This anonymous K-12 teacher wrote an extended explanation of why he or she opposes the Common Core mathematics standards. The essay was a guest post in David Kristofferson’s blog.

The teacher writes that the math standards

claim to stress “deep understanding” in addition to procedure, which sounds like a good thing at first, until you take a closer look at how this goal is actually approached. To call what they focus on “understanding” is both misleading and wrong, and there’s a clear trend showing persistent loss of procedural proficiency among our students as a result. The end result of the Common Core-aligned math curriculum is STEM-deficiency rather than STEM-proficiency. It is now a generally accepted fact that only honors compression or outside tutoring will achieve the STEM-readiness that used to be accessible to any motivated and capable student.

They fail to prepare students for college math.

I have met too many administrators who’ve swallowed the Common Core proponents’ story hook, line, and sinker. When asked about issues related to the worsening trend of poor student comprehension and poor knowledge transfer from one context to another, they insist that it cannot be happening under the new standards and the greater “depth of understanding” that they embody. Meanwhile, they are dismissive of objections coming from parents, teachers, and students on the ground.

Many parents see the performance of their children dropping not only in math, but also with spelling and grammar[9], and they are frustrated about it. They object that they can no longer help their children with or even understand the math homework that is being assigned, while students lose valuable elective classroom time to all the required standardized testing. The same administrators who dismiss these parents for their questioning of all the canned verbiage about the benefits of the new standards (and there is a whole lot of it, indeed) have also balked when teachers expressed frustration with being forced to do away with their well-established and vetted curricular materials as the wheels of education are being reinvented right under their feet.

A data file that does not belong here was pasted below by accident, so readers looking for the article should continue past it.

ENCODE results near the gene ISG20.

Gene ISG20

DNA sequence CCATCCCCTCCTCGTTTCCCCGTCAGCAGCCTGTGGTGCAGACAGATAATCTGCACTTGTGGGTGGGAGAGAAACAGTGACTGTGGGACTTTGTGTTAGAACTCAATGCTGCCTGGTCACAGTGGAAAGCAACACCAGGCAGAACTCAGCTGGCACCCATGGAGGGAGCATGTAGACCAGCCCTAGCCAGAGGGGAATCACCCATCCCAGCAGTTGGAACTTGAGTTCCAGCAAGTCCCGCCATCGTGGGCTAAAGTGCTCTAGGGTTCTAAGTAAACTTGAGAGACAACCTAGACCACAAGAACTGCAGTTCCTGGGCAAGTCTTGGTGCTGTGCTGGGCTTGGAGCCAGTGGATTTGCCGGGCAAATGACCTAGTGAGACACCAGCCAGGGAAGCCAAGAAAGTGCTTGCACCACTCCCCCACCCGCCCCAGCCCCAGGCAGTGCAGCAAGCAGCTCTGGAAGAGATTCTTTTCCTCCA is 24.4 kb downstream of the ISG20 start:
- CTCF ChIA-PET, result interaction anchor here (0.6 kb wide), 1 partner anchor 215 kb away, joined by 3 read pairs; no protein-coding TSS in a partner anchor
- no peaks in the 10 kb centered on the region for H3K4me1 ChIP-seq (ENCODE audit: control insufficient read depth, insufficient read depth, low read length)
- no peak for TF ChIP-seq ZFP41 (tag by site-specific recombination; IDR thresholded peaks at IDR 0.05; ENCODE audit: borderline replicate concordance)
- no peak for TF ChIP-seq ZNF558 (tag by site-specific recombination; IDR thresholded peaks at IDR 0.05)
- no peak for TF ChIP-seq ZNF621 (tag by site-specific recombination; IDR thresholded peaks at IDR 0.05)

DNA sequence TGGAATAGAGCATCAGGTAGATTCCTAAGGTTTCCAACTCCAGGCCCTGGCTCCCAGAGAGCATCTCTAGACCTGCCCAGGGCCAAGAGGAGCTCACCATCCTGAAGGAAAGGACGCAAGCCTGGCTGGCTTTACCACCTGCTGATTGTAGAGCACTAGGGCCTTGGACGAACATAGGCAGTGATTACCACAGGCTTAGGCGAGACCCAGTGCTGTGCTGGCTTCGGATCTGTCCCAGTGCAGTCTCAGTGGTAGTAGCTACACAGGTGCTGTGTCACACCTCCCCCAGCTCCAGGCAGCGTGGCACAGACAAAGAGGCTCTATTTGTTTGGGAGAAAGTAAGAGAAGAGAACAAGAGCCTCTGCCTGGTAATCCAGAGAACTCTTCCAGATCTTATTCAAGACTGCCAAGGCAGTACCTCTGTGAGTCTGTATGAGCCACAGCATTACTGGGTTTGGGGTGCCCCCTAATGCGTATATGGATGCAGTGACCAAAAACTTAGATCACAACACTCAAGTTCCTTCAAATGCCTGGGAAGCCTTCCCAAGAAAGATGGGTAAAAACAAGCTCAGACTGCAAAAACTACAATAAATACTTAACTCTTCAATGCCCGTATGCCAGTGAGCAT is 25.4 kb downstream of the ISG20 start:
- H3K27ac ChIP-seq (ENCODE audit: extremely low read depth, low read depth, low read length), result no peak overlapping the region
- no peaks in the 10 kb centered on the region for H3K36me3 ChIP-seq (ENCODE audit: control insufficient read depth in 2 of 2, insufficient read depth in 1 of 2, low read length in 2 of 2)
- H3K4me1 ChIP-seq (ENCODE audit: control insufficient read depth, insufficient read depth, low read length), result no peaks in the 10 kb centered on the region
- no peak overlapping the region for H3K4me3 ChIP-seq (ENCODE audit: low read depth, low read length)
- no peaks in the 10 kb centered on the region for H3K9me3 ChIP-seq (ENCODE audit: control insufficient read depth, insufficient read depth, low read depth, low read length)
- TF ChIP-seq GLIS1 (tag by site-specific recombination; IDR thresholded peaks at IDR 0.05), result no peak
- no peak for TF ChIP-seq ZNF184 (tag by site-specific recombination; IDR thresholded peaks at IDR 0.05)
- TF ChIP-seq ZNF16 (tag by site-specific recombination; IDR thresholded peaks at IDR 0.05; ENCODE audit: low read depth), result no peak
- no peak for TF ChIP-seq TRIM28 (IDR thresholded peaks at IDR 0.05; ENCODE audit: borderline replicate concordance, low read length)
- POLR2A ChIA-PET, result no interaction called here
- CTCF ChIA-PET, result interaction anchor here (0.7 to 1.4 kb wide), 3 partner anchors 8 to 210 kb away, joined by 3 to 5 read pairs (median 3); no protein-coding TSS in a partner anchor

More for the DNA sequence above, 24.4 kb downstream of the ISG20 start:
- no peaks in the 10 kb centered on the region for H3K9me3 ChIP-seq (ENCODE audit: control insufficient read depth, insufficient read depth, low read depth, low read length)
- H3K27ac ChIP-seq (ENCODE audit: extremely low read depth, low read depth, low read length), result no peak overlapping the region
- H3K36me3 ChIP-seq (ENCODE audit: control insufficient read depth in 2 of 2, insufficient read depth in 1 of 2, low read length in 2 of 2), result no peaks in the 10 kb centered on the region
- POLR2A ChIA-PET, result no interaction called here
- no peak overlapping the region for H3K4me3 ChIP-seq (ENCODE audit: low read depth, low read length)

When Common Core first took hold, there was enough missing curricular material to explain the early drops in student performance. (The very fact that this material was not developed and provided long before the switchover is quite telling of the mindset that drove its adoption.) Now that these curricula have been published and put into use for some years, the middling results are less easy to dismiss. I will outline the fundamental problems as I see them in this article, and I’ll get into more detail about each problem in a series of follow-ups.

Despite having so many of these intrinsic issues, countless administrators, teachers, and education researchers have contributed to or been swayed by the story put forward by Common Core proponents, that these new standards have been designed and built from the ground up to present and foster a deeper understanding of the material, starting at the beginning and running all throughout the K-12 curriculum. The standards have been written and organized to have this patina, but it is mostly an empty facade.

Read on. Do you agree or disagree?